American liberalism, as already mentioned, was a movement of the educated elite; it focused on helping the downtrodden rather than including them; and that approach increasingly ran into trouble as the downtrodden turned out to have ideas of their own that didn’t necessarily square with what liberals wanted to do for them.

Starting in the 1970s, in turn, American liberalism also ended up facing a third source of challenges—a new form of conservatism that borrowed the value-centered language of liberalism but used a different set of values to rally support to its cause: the values of conservative Protestant Christianity.

In some ways, the rise of the so-called “new conservatism” with its talk about “family values” represented the final, ironic triumph of the long struggle to put values at the center of political discourse.

By the 1980s, every political faction in American public life, no matter how crass and venial its behavior or its goals, took care to festoon itself with some suitable collection of abstract values. That’s still the case today; nobody talks about interests, even when interests are the obvious issue.

Thus you get the standard liberal response to criticism, which is to insist that the only reason anyone might possibly object to a liberal policy is because they have hateful values.

Let’s take current US immigration policy as an example. This limits the number of legal immigrants while tacitly allowing unlimited illegal immigration. There are solid pragmatic reasons for questioning the appropriateness of that policy.

The US today has the highest number of permanently unemployed people in its history, incomes and standards of living for the lower 80% of the population have been moving raggedly downward since the 1970s, and federal tax policies effectively subsidize the offshoring of jobs.

That being the case, allowing in millions of illegal immigrants who have, for all practical purposes, no legal rights, and can be employed at sweatshop wages in substandard conditions, can only drive wages down further than they’ve already gone, furthering the impoverishment and immiseration of wage-earning Americans.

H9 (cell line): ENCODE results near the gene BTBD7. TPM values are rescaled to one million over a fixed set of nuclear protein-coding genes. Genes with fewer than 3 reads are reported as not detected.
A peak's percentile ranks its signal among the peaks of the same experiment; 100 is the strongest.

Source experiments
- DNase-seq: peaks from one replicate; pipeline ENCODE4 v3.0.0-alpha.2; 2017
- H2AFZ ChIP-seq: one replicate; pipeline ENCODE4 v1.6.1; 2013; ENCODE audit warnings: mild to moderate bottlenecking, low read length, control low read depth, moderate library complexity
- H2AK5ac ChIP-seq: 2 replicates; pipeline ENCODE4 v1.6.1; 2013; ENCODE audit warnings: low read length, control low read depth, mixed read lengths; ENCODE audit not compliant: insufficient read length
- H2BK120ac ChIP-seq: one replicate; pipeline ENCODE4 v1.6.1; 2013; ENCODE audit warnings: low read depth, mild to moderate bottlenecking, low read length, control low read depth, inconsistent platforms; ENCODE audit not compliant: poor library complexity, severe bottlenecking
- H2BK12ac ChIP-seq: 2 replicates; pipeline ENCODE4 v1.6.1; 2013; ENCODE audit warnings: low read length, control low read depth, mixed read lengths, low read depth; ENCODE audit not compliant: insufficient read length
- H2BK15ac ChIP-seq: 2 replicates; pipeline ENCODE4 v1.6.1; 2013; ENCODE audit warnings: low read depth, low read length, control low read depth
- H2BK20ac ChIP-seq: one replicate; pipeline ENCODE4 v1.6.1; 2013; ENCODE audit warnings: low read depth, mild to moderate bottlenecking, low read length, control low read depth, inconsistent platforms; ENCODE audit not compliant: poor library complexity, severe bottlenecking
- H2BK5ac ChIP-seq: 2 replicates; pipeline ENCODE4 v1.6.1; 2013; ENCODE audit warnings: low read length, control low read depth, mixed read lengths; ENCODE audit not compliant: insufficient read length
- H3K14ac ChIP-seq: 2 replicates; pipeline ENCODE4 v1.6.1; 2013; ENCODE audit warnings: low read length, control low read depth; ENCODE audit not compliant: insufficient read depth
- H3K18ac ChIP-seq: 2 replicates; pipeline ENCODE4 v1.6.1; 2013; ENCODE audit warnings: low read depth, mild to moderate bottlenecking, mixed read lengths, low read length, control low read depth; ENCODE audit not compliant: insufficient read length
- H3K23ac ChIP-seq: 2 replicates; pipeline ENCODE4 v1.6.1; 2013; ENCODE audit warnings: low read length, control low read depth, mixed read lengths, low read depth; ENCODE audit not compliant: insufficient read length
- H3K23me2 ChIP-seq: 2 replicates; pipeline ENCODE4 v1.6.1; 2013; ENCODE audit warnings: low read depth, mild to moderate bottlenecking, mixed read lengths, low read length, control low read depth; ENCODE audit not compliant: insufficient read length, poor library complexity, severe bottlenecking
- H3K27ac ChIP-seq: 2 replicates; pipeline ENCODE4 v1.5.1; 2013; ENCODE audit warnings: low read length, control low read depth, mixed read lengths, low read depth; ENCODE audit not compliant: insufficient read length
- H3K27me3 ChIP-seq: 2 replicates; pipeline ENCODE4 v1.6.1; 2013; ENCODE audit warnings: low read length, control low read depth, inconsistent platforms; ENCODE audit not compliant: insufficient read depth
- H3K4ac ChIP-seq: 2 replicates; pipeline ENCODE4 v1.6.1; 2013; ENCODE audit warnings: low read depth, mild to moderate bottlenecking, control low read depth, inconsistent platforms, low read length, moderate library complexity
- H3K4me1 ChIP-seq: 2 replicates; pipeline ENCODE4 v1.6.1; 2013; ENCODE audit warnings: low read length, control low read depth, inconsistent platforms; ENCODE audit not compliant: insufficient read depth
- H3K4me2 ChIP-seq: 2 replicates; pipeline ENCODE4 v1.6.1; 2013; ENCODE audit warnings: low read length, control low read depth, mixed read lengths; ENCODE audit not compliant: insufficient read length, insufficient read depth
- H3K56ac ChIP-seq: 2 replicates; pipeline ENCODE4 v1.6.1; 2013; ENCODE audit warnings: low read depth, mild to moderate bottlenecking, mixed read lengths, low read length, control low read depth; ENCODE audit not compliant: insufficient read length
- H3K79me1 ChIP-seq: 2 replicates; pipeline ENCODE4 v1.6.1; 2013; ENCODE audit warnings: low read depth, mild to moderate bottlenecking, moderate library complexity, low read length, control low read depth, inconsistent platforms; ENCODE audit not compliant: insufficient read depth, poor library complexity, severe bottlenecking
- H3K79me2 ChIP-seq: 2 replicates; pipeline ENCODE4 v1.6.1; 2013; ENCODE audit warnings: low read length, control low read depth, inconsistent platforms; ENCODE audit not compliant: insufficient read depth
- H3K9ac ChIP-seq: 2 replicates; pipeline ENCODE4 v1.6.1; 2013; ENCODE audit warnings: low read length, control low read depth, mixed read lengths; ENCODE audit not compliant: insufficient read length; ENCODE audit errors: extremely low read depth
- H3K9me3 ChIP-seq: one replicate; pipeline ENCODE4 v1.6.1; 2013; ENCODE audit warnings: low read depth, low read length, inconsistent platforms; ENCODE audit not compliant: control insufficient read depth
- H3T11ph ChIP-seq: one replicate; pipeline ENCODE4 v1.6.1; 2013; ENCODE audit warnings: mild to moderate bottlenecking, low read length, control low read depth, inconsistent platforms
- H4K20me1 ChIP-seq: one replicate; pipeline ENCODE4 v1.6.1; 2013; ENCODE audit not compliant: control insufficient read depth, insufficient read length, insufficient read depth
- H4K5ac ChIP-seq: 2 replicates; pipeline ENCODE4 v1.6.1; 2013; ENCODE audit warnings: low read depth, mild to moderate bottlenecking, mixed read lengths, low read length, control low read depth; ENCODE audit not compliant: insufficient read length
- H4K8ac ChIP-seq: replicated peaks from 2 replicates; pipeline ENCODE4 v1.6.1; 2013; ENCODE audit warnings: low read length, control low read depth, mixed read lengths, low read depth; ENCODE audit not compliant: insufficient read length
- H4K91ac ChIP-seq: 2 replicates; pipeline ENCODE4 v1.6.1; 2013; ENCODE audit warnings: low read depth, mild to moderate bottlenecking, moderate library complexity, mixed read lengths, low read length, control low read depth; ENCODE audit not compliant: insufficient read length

These are valid issues, dealing with (among other things) serious humanitarian concerns for the welfare of wage-earning Americans, and they have nothing to do with racial issues—they would be just as compelling if the immigrants were coming from Canada.

Yet you can’t say any of this in the hearing of a modern American liberal. If you try, you can count on being shouted down and accused of being a racist.

Why? I’d like to suggest that it’s because the affluent classes from which the leadership of the liberal movement is drawn, and which set the tone for the movement as a whole, benefit directly from the collapse in wages that has partly been caused by mass illegal immigration, since that decrease in wages has yielded lower prices for the goods and services they buy and higher profits for the companies for which many of them work, and whose stocks many of them own.

That is to say, a movement that began its history with the insistence that values had a place in politics alongside interests has ended up using talk about values to silence discussion of the ways in which its members are pursuing their own interests.

That’s not a strategy with a long shelf life, because it doesn’t take long for the other side to identify, and then exploit, the gap between rhetoric and reality.